NYC’s Times Square ball drop will be closed to the public on New Year’s Eve
It’s fitting that the year from hell should end without a celebration.
The coronavirus pandemic — in its final, cruel act of 2020 — has grounded public New Year’s Eve bashes around the globe, including the iconic ball drop at Times Square which will be closed to revelers this year.
The crystal orb that normally draws millions of visitors will still make its famous descent down the flagpole — but don’t bother trying to sneak a peek in person, says the NYPD.
“Next year we will all gather and fill Times Square,” Chief of Department Terence Monahan said in a press conference police headquarters Wednesday. “This year don’t even attempt to come and watch it.”
Anyone seen gathering near Times Square “will be told to move along,” Monahan warned.
“We’re not going to have you stand on street corner and stare up,” he said. “Don’t come to the area and think you be able watch it. Don’t come.”
“It’s almost like a ‘Seinfeld’ episode,” Police Commissioner Dermot Shea added. “This is a ball drop about nothing, where you can’t see, so you may as well stay home.”
First responders and essential workers will be allowed to watch the ball drop from a private spot in the Times Square area.
Everyone else will be able to watch it remotely on TV or via livestream at TimesSquareNYC.org beginning at 6 p.m.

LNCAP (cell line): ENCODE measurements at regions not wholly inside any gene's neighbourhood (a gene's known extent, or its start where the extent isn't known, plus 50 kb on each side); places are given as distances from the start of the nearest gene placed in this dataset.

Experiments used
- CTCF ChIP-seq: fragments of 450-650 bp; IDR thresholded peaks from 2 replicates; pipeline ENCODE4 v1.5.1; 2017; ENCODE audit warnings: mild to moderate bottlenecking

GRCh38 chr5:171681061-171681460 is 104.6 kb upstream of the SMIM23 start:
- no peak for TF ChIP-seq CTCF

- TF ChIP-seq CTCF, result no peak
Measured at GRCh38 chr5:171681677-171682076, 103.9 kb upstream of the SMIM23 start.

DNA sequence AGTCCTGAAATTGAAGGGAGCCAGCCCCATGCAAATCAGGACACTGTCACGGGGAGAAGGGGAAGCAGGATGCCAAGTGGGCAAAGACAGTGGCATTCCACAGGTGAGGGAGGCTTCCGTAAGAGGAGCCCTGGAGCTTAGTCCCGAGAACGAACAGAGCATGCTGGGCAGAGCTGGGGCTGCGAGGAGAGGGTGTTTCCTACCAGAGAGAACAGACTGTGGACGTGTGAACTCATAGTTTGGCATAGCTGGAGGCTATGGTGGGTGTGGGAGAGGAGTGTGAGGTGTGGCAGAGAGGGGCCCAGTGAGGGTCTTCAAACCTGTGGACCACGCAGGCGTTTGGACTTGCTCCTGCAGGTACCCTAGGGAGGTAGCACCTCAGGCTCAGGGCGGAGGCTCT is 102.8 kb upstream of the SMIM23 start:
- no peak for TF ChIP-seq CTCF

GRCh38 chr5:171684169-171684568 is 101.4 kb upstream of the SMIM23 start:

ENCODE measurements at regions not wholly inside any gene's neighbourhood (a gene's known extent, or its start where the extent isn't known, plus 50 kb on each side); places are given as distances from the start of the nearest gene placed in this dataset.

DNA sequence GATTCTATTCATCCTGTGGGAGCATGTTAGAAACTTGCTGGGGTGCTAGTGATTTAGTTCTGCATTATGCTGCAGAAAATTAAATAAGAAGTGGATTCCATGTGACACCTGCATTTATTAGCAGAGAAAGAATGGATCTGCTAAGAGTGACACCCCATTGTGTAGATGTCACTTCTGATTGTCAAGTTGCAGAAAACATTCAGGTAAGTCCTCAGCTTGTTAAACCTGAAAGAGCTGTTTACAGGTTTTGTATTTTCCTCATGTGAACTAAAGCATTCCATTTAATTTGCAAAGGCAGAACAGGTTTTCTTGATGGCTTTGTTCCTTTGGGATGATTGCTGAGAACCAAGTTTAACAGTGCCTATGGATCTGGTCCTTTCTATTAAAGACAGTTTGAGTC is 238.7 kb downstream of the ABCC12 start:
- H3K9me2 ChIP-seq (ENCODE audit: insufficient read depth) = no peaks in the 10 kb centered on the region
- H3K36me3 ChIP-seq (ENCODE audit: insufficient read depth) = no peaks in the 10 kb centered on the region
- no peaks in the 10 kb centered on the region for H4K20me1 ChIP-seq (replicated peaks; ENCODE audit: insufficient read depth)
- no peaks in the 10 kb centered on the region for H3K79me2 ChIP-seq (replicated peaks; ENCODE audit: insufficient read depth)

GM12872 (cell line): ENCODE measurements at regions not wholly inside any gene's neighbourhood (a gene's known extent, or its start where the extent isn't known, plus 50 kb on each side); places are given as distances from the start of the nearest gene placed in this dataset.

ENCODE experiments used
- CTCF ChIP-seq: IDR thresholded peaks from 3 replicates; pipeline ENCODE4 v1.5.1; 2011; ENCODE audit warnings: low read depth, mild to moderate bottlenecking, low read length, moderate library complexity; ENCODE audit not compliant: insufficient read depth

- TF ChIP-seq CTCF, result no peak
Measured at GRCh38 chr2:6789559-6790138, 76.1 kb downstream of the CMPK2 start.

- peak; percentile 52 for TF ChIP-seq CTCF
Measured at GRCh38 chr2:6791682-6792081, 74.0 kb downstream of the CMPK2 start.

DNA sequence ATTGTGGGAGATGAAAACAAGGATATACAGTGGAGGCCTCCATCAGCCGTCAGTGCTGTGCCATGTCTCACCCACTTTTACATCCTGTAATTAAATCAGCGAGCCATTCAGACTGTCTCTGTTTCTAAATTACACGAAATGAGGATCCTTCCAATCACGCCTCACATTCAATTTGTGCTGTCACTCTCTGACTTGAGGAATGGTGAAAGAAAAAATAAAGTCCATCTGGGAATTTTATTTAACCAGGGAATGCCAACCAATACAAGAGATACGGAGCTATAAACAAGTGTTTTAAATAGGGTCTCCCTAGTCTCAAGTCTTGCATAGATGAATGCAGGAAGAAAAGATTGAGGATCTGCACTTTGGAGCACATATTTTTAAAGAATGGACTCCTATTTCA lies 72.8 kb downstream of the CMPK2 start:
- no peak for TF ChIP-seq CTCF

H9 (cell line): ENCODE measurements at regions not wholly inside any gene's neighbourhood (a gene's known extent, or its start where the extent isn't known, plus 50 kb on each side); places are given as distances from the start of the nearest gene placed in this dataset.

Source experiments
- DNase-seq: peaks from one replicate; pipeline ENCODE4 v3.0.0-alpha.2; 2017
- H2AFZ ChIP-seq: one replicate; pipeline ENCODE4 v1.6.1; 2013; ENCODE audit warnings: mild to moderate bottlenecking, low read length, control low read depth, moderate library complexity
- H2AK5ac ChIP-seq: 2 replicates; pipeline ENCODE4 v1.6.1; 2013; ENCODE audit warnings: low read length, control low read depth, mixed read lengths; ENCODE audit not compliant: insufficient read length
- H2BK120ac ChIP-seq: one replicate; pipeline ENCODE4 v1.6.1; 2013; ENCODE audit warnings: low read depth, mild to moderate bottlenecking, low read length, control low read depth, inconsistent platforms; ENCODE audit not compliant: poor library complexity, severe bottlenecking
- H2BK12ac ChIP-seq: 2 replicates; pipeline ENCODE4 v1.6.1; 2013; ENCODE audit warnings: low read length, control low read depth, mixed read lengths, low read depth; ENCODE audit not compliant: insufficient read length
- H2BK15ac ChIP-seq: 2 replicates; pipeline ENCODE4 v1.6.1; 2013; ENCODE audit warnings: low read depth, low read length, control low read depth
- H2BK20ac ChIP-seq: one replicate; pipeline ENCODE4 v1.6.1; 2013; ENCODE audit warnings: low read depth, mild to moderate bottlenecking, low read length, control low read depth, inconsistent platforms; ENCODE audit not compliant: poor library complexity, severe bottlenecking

The night’s performances — including disco diva Gloria Gaynor’s singing of the apt-for-2020 anthem “I Will Survive” — will be aimed at TV audiences.
Cops will be still be protecting Times Square because of its “iconic status” but the number of officers will be reduced by 80%, police said.
The officers will be sent across the city “where they will be needed,” Monahan said.
“Coming to Times Square is a family tradition for some and a bucket list for others, but this year is different,” NYPD Chief of Patrol Juanita Holmes said. “We can’t emphasize enough everyone should stay home.”
The shutdown dampened Cesar Soltero’s spirits as he took photos at Times Square this week. The 36-year-old engineer from Orlando, Fla. skipped his usual holiday trip to see family in Mexico so he could be at the Crossroads of the World on New Year’s.
“I’m going to celebrate that I’m alive, but I’m not precisely too happy for this year,” Soltero said.
New Year’s Eve will look vastly differently in cities around the world, after a year where COVID killed an estimated 1.8 million people, including more than 350,000 in the United States.
Germany has banned the sale of fireworks, which residents usually set off in the streets, and a pyrotechnics show scheduled for Berlin’s Brandenburg Gate has been canceled.
From the Las Vegas Strip to the Arc de Triomphe in Paris, fireworks displays are being snuffed out.
There will be no pyrotechnics over the River Thames in locked-down London, where New Year’s Eve also marks Britain’s final economic split from the European Union.
But Big Ben, which has been largely silent since 2017 while its clock tower was being restored, will sound 12 bongs at midnight.
Fireworks will go on in Rome, but concerts in public plazas have been scrapped in favor of live-streamed performances and art installations.
Pope Francis will skip his typical Dec. 31 visit to the Vatican’s life-sized Nativity scene in St. Peter’s Square, and instead will deliver his New Year’s Day blessing indoors to prevent crowds from gathering.
The Christmas Day bombing in the downtown tourist district of Nashville, Tenn. prompted the city to cancel its plan to light fireworks — and blow up a 2020 sign.
“To say it would have been tone deaf would be an understatement,” said Bruce Spyridon, president of the Nashville Convention & Visitors Corp.